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From RTÉ 2fm's Nicky Byrne Show with Jenny Greene as part of The Big Picture, comedian Joanne McNally talks about her experience with mental health issues 

However, other problems with accessing services are structural. Mental health services, like most health services, are designated as either child and adolescent services (up to aged 18 years) or adult (from 18 years onwards), creating an enormous sense of discontinuity. It positions young people aged 15 to 25 at the "edges" of both services, rather than as their target group. Many families are appalled by their experience of this gap – there is nothing worse than having a son or daughter in crisis, seeking help, and finding yourself in a waiting room full or 40 and 50 year olds.

Other criticisms include an insufficient range of services, the only qualified professional you can be guaranteed to see is a medical professional and, even at that, services are often delivered by junior doctors who change positions every six months. Not a major problem if you’re having your appendix out over a couple of days, but a serious barrier if the mental health care you need is likely to take several months.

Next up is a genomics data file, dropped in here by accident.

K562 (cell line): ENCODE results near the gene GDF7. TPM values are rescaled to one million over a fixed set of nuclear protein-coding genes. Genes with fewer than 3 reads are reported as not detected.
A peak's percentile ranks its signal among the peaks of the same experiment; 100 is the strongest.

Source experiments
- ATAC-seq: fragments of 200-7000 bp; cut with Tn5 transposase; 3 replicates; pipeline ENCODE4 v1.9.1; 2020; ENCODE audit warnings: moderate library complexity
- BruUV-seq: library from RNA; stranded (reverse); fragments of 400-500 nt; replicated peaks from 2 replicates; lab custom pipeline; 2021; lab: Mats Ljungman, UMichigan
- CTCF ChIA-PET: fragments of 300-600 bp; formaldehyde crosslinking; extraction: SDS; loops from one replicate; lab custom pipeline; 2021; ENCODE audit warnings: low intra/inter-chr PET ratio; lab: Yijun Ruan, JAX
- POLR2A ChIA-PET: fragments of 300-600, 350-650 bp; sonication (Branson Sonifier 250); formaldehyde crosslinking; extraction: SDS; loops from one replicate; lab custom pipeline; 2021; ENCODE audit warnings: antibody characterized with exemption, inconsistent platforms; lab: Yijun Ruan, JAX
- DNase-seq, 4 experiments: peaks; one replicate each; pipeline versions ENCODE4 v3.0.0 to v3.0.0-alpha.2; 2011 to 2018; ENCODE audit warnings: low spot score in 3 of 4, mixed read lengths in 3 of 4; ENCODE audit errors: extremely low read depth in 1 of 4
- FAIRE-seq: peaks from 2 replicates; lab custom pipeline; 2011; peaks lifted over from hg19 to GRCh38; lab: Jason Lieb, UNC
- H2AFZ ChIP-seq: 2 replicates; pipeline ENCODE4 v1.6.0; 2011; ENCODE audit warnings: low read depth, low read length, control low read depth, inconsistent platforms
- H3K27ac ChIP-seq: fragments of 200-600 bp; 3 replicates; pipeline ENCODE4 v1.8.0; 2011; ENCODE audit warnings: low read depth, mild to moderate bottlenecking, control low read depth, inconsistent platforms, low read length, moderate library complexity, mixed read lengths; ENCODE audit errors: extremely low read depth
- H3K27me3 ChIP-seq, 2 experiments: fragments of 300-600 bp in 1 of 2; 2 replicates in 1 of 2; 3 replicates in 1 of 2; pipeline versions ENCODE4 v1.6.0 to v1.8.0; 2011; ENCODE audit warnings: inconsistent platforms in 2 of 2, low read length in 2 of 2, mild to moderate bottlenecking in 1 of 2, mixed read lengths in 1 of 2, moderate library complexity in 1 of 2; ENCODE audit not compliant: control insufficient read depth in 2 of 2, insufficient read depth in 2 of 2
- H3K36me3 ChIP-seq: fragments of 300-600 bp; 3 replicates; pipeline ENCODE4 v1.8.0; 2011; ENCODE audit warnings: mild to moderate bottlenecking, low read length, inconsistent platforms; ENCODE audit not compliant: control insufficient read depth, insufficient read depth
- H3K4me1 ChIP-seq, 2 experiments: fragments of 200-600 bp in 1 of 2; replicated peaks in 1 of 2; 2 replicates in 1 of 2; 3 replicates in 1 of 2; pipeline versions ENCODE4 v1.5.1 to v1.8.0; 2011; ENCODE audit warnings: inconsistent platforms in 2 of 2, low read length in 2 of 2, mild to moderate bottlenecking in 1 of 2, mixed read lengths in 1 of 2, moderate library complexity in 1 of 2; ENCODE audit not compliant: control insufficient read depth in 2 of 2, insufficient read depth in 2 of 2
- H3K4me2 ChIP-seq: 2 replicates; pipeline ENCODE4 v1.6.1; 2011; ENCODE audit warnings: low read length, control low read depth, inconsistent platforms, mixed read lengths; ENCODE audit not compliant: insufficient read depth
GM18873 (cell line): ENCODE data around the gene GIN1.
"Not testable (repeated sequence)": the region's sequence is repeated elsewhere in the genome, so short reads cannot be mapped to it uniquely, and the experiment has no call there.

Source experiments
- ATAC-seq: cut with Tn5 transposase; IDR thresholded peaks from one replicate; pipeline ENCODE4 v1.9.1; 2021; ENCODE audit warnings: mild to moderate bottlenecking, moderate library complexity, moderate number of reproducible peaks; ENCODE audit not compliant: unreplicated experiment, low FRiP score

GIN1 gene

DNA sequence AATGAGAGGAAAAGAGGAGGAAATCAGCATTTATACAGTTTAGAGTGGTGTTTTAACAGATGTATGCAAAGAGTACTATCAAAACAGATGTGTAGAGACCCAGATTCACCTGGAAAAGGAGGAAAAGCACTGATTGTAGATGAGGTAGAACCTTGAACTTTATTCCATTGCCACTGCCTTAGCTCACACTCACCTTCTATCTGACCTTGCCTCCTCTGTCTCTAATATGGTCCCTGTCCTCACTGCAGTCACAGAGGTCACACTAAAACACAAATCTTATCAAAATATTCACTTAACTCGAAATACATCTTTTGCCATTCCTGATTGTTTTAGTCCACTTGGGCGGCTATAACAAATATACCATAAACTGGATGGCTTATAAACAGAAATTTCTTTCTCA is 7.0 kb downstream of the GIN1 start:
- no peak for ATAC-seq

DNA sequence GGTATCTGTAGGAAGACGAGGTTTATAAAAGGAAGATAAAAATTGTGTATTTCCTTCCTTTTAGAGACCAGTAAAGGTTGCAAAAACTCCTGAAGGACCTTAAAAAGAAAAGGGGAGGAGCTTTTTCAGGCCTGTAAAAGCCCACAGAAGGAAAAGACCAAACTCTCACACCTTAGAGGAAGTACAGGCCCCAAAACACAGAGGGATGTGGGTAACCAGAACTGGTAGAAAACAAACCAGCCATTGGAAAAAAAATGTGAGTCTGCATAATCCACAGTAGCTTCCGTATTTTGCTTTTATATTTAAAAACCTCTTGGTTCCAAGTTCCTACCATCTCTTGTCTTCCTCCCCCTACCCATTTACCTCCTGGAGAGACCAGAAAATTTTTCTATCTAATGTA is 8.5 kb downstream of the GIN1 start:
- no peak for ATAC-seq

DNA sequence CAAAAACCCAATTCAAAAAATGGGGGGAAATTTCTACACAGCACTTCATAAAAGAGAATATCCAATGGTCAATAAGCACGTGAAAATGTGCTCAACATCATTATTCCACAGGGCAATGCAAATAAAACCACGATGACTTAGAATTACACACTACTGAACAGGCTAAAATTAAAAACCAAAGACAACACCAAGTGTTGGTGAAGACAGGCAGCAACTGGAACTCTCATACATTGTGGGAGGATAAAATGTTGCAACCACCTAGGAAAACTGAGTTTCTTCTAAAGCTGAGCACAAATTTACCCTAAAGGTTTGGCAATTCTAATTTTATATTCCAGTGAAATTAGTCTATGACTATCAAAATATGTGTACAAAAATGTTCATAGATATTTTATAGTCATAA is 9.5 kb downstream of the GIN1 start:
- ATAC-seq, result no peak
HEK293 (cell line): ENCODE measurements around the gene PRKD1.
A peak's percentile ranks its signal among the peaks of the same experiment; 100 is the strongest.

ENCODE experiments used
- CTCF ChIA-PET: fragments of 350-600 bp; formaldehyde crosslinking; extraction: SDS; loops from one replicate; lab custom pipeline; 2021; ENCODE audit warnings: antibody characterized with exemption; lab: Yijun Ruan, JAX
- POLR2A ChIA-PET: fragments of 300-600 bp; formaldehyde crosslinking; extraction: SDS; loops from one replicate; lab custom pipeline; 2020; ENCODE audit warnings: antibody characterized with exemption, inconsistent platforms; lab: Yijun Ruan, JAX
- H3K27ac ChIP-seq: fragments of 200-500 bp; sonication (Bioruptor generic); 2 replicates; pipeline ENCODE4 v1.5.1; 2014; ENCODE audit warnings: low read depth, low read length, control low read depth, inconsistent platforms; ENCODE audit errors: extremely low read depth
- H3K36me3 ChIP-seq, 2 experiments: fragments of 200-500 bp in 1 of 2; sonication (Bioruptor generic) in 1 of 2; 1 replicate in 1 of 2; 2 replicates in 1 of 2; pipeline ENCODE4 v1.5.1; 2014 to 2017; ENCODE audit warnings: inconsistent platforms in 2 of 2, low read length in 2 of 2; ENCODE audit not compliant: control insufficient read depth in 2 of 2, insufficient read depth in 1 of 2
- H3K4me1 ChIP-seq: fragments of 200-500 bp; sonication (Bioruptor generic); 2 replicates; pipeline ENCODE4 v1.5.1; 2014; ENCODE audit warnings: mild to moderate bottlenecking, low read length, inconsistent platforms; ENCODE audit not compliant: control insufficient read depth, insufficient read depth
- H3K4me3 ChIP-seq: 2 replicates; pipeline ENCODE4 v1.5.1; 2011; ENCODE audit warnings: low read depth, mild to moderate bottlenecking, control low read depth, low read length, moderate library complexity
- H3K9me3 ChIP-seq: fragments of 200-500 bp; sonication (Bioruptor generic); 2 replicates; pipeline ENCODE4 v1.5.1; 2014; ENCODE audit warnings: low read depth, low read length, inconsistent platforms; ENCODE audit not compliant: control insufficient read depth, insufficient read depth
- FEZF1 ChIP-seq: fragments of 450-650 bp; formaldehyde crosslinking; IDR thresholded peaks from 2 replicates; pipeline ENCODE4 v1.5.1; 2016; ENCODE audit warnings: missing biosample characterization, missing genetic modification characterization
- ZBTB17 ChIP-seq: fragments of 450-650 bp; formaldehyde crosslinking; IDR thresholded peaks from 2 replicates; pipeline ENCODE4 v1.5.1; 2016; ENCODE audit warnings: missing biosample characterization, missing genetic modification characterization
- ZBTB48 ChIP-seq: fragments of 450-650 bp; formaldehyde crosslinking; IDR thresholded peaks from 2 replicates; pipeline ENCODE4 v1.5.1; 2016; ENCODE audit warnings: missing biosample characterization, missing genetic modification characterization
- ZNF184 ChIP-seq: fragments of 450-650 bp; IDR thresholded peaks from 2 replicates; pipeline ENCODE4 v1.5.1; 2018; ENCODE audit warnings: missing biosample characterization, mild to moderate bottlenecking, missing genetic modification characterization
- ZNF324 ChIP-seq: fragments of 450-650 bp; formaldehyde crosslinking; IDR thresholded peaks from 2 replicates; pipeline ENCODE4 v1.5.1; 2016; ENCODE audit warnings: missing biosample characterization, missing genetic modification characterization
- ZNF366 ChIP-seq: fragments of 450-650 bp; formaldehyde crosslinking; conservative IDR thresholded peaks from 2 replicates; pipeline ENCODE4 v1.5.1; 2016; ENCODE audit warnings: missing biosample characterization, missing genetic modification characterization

It positions young people aged 15 to 25 at the "edges" of both services, rather than as their target group

Last December, the National Youth Mental Health Task Force commissioned by the Irish government outlined 10 key recommendations designed to tackle the gaps in service provision. These included tackling these issues of accessibility and alignment of youth mental services. It also recommended strengthening the provision of youth mental health services in schools and third level institutions where young people are, rather than just in traditional mental health services, and strengthening community supports more broadly. It also identified the need to improve our knowledge about youth mental health and build a critical mass of researchers in this area, which has been lacking until now.